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The case for a collaborative project coordinator

bySarah GustavusJan 09 in Collaborative Journalism
Leadership

You’ve identified an important issue and lined up media partners who share your vision for a collaborative project. You’ve had meetings, brainstormed sources and even set deadlines. But who will ensure that everyone stays on track?

Whatever title you use – coordinator, editor or manager – having a central leader who is working with all partners and is focused on outcomes will make your collaboration more successful.  

In 2017, when I was a producer at New Mexico PBS, I teamed up with Antonia Gonzales at National Native News to produce a series of radio and television features that examined grassroots health initiatives in Native American communities in the Southwest.

We had support from a fellowship through the USC Annenberg Center for Reporting on Health and funding to cover travel, but it quickly became clear that the logistics of our multi-state project would require a great deal of additional work. Every week meant new deadlines that had nothing to do with our work as journalists – managing budgets, scheduling flights and composing reports on our progress.

Some collaborative projects rely on reporters and other staff to handle logistics and manage relationships with partner organizations. You can make it work, but I believe a project coordinator or manager is a defining element of ambitious projects. They can help ensure that the reporting load is shared fairly and that deadlines are met, especially if you are working with more than one organization.

In the Collaborative Journalism Workbook, Heather Bryant of Project Facet encourages potential collaborators to discuss goals, potential challenges and roles in the project, including who will lead.  

Whether you work for a national news outlet or a small town paper, you probably have more tasks to do than hours in the week. It’s easy for commitments to collaborative projects to get pushed down the to-do list when you need to cover breaking news, fill in for reporters that leave or attend to other priorities. Your project coordinator can assess challenges and help you and your media partners adapt and adjust your collaboration throughout the reporting process.  

Depending on the structure of your project, consider coordination needs like:  

  • Scheduling meetings and check-ins
  • Helping reporters locate resources  
  • Booking travel
  • Managing reporting expenses
  • Writing grant updates and reports

The Solutions Journalism Network summarizes the importance of a Project Editor for the Reentry Project in Philadelphia, which included reporters from 15 newsrooms, this way in the Collaborative Playbook:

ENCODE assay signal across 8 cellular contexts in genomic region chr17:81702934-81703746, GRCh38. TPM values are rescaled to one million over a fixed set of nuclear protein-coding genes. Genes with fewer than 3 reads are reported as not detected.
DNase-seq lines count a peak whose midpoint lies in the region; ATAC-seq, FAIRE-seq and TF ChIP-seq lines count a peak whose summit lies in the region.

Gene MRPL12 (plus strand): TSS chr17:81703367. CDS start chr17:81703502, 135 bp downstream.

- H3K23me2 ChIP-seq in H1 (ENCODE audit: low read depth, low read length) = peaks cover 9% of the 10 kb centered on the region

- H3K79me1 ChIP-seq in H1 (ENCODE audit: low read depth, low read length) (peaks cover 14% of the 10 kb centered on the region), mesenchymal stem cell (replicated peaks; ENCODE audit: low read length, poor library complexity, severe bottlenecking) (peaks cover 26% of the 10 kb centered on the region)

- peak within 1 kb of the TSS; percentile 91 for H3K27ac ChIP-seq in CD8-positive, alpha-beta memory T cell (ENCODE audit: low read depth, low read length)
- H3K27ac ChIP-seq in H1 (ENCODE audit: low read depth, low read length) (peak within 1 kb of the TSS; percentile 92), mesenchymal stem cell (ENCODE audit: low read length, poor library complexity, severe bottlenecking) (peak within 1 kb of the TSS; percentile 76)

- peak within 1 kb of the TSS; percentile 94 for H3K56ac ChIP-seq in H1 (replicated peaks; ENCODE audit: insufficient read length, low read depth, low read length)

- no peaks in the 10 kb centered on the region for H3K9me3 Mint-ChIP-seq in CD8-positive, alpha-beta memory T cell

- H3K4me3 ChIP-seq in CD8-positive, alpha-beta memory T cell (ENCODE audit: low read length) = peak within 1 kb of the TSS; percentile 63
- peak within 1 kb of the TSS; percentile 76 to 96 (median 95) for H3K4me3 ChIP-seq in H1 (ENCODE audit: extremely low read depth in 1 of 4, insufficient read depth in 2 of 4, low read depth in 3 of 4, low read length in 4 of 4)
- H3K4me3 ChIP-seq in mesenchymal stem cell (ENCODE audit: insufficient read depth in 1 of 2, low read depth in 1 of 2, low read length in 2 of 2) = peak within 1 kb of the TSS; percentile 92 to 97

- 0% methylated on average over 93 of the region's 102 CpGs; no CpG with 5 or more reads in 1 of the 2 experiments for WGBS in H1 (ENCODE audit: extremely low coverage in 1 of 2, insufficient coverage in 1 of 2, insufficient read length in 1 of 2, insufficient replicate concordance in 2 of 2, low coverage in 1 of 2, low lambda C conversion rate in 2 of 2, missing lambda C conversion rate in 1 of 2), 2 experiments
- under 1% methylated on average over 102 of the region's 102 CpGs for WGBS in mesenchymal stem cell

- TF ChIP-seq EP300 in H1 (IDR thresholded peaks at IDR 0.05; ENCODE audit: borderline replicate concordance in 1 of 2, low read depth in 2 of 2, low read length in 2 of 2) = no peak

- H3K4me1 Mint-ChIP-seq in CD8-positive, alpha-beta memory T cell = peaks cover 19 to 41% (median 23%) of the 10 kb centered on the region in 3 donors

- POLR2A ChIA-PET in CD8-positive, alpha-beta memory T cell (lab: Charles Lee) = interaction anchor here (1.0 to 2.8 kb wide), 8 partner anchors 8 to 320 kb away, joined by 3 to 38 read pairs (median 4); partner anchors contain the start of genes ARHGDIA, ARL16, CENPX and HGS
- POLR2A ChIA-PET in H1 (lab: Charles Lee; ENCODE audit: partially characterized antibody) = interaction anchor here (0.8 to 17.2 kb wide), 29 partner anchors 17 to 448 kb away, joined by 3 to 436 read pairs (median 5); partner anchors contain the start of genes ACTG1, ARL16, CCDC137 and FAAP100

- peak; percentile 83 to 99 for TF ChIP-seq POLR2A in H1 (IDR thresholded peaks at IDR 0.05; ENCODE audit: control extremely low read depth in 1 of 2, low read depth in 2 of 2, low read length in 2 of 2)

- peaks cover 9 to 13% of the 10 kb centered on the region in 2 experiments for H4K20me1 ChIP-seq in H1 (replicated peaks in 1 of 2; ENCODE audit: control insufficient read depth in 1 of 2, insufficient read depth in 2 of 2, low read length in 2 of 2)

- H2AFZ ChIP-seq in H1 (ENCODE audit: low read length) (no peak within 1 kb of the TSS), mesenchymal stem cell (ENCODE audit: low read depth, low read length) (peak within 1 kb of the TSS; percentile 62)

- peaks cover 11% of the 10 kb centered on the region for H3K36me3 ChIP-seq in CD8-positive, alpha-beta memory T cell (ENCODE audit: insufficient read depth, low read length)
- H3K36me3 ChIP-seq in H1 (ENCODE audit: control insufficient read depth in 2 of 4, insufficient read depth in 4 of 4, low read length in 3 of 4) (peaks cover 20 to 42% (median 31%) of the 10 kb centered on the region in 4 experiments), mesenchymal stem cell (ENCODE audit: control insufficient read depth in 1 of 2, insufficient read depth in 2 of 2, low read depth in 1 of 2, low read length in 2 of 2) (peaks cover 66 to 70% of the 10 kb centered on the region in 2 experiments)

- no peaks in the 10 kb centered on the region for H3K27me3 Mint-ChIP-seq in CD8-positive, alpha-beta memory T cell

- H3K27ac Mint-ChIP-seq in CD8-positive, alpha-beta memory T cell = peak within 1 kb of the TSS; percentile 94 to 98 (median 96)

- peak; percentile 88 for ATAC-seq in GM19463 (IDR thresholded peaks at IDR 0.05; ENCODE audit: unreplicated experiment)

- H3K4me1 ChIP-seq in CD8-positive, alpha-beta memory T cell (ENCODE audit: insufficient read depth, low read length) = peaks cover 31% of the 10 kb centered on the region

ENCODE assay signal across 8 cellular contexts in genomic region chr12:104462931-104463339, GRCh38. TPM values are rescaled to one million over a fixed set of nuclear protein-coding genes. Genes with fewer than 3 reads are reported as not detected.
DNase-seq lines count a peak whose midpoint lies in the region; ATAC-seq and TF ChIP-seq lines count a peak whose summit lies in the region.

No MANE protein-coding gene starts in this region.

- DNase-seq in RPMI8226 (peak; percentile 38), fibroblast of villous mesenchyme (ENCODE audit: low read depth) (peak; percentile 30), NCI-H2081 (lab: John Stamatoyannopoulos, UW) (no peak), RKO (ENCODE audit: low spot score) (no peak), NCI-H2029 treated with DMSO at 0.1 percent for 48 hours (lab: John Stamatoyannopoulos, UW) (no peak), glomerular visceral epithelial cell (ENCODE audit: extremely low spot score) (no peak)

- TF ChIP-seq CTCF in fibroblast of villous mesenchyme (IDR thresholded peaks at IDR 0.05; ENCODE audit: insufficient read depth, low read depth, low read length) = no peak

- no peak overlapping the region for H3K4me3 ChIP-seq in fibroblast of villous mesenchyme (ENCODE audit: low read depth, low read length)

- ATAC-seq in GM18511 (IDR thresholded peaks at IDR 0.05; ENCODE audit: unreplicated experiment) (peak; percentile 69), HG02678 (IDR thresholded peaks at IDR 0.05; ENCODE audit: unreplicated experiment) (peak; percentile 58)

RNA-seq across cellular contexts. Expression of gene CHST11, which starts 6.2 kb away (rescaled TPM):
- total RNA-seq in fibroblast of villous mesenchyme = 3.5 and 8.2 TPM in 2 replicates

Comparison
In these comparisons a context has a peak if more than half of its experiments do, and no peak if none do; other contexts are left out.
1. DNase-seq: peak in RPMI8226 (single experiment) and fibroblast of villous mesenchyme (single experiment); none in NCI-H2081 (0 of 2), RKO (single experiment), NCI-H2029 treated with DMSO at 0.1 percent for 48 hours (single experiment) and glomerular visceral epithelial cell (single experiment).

"An independent Project Editor to manage the process and address both individual and collective needs efficiently can be the difference between success and failure. There are an infinite number of details to keep track of in a collaborative project of this size. A Project Editor is indispensable to organize coverage, meet deadlines, ensure there is no duplication of efforts and in general maintain oversight of the process. More crucially, a good Project Editor acts almost as a coach, inspiring and coaxing participants and helping everyone keep the eye on the ball.”

A project coordinator or manager can also help partners agree in advance on modes of communication, like how often they will check in, and how they will handle unexpected challenges that might delay or derail the project. Partners should also agree in advance on how much authority the project coordinator will have. How far can they go to ensure that everyone is meeting their deliverables? What will leaders from the partner organizations do to back up the coordinator if there is conflict?

If you’re thinking of adding a project coordinator role to your team, consider candidates with the following qualities:

Organized – There’s a lot happening in a collaborative project and a detail-oriented project manager will help ensure nothing is missed.

Empathetic – Collaboration can be stressful. A coordinator who can relate to people with different needs will ensure everyone is heard.   

Creative – Every project involves at least a few unexpected challenges. A coordinator who can find creative approaches that meet the needs of multiple stakeholders will be valuable for your team.


Sarah Gustavus is the Mountain West Regional Manager for the Solutions Journalism Network. Prior to joining SJN, she was a senior producer at New Mexico PBS where she worked on collaborative projects covering issues like child abuse prevention, rural economic development and grassroots health and wellness initiatives in Native American communities.